Siblings Weave Work and School to Support Their Family in Afghanistan

Abozar and his sister Maliha weave their future in Kabul.
Abozar Mesbah and his sister Maliha are earning enough to support their family of 12.
New job opportunities allow brother and sister to stay in school
“Our income was low and could not meet our needs, but now we can support our family and other sisters and brothers to study.”

March 2017—At 22 years old, Abozar Mesbah was faced with the responsibility of providing for his entire family, including a brother, six sisters, his parents and grandparents. The Afghan family had left their home for Pakistan during the most dangerous days of faction infighting in Kabul and were struggling to get back on their feet after their recent return to the capital.

With the family unable to make ends meet, Abozar and his sister Maliha planned to put their education on hold to look for work. In a country where 63 percent of the population falls under the age of 25, youth unemployment and employment for women are ongoing challenges to the financial stability of Afghan families.

An investment partnership between the Kazimi Allah Dad Rug Production Co. and USAID’s Assistance in Building Afghanistan by Developing Enterprises (ABADE) program made it possible for the company to expand production and hire 231 full-time employees, including youth and 75 women.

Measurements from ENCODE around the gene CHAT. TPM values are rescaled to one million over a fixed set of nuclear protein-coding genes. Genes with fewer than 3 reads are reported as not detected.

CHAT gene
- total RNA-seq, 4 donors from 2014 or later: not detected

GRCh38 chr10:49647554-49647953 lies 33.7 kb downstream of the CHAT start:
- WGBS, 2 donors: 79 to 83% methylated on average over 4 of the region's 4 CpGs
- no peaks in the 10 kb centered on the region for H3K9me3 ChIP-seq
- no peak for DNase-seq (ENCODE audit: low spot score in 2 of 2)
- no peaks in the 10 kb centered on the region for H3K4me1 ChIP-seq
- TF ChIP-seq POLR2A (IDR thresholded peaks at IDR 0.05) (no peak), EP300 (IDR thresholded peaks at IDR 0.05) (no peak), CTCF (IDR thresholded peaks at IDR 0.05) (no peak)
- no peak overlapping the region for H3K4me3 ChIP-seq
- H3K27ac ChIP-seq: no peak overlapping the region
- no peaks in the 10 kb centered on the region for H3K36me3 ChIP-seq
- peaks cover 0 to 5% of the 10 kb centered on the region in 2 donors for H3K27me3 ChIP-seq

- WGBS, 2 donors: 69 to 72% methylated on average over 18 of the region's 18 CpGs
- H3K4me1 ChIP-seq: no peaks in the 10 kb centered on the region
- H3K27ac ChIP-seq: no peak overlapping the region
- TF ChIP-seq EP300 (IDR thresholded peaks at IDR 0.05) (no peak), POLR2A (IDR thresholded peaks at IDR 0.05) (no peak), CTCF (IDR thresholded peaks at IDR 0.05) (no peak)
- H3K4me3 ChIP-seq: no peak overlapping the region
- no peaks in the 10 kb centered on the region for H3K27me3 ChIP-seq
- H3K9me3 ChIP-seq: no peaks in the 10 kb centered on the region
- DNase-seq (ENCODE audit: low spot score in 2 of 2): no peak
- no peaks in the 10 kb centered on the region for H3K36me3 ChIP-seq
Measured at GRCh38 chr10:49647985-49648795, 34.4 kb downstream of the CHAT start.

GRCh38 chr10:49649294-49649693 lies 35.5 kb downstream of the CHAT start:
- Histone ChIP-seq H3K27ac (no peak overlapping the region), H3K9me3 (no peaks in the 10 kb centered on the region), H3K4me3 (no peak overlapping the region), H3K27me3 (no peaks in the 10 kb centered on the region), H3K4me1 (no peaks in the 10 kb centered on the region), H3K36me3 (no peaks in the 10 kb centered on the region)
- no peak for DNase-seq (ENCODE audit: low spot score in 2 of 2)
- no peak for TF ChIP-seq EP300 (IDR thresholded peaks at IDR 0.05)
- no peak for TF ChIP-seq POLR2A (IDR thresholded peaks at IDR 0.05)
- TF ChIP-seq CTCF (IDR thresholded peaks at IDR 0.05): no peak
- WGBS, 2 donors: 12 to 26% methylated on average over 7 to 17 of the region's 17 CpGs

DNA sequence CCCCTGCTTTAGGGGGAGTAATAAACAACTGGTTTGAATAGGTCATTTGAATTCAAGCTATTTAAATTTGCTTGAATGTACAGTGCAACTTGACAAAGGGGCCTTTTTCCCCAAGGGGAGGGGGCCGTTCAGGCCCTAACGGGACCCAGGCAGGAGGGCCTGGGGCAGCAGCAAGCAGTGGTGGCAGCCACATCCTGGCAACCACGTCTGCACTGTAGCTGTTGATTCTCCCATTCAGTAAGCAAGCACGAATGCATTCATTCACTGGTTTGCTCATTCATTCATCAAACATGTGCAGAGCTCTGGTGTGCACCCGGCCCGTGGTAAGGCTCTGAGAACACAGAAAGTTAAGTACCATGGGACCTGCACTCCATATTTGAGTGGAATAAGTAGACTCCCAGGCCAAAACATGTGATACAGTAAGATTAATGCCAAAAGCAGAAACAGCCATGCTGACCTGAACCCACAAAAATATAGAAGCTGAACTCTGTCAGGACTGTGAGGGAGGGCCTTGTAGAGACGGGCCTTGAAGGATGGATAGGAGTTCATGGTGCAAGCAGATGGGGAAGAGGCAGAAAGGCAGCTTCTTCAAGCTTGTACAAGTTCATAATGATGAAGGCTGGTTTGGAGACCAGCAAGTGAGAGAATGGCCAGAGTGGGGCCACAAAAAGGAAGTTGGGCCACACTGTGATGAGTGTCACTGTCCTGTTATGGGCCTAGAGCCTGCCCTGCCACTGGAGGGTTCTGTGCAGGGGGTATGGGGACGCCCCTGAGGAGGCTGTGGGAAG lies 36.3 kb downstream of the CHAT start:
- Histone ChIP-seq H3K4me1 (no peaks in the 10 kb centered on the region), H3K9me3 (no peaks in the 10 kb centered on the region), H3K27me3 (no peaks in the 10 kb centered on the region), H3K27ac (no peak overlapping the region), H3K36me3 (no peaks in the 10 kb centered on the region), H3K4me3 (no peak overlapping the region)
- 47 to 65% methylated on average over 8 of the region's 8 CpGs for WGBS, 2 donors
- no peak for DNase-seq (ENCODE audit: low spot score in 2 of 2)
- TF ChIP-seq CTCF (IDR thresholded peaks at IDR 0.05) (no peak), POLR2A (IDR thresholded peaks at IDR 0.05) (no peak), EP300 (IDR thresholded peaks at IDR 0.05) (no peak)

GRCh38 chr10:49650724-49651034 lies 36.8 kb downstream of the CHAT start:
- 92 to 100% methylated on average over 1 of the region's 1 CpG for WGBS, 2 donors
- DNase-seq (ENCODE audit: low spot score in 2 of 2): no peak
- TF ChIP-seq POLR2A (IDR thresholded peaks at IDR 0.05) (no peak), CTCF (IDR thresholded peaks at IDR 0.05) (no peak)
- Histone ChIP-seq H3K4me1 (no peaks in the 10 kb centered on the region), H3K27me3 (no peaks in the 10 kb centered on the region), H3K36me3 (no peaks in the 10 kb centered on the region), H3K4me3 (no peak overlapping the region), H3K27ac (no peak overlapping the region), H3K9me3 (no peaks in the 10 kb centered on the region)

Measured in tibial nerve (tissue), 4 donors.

Abozar and 20-year-old Maliha were hired for positions in purchasing and human resources. The new jobs have meant that they can contribute to the family’s finances and continue toward their degrees at Kabul University. The siblings have enough left over each month to allow their younger siblings to attend high school, with the hopes that they will graduate and go on to college, creating a bright future for the family.

“We have 12 in our family,” says Abozar. “My father also works, but our income was low and could not meet our needs. Now we can support our family and other sisters and brothers to study.”

Currently studying sociology, Maliha is able to work around her school schedule and is dedicated to building a better future for the women in her family. In Afghanistan’s conservative culture, many do not support their daughters’ education past the 6th grade, but Maliha is passionate about the future of Afghan youth. “I want my sisters and brother to get an education,” she says. “I don’t want them to sacrifice their dreams. They will choose their own paths. I want my sisters to be leaders, role models for other girls in the community.”

With Maliha and Abozar’s support, their 19-year-old sister, Um-ul-Bane, is preparing to graduate high school and join the two at university in Kabul. And their five younger siblings are all enrolled in school, with eyes to the future.

Maliha strongly believes that financial independence will make women safer in her homeland. “I think if girls work and become self-reliant, they will be less likely to be subjected to violence,” she says. “I want to work to provide a new future for Afghanistan.”

Since 2012, ABADE has formed successful investment partnerships with almost 300 businesses across Afghanistan, paving the way for the creation of more than 9,000 jobs and promoting the growth of small and medium enterprises in the country.


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Last updated: March 13, 2017

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